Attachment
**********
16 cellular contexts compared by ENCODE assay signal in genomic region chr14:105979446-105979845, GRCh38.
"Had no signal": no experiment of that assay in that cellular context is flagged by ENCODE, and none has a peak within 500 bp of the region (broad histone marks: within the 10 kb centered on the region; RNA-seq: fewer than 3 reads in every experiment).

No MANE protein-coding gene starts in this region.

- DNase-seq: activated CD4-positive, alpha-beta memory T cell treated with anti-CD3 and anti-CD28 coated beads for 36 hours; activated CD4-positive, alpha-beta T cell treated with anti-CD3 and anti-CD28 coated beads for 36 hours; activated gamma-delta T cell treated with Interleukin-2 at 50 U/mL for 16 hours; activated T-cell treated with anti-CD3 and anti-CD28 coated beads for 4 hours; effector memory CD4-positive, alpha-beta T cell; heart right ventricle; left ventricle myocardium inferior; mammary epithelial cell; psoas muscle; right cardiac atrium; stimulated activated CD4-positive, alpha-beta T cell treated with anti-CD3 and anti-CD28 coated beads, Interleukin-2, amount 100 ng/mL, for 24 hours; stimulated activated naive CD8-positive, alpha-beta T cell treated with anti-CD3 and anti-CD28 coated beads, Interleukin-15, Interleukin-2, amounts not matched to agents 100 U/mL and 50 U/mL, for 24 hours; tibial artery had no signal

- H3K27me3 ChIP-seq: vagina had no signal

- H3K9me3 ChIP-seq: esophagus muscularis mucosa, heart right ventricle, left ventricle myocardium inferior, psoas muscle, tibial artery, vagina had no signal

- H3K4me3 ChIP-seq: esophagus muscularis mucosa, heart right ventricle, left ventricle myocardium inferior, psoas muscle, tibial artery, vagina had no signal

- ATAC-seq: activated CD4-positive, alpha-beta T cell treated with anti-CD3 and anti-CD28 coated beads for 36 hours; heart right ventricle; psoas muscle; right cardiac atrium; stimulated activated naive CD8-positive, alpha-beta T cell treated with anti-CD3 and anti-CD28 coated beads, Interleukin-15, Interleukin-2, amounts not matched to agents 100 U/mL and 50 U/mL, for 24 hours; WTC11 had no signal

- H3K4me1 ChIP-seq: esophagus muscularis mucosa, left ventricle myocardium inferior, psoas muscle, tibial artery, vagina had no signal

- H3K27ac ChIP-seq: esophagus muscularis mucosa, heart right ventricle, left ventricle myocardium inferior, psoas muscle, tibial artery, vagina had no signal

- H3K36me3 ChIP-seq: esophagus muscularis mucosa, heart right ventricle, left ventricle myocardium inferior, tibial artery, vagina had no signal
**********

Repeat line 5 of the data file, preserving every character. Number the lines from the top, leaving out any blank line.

- H3K27me3 ChIP-seq: vagina had no signal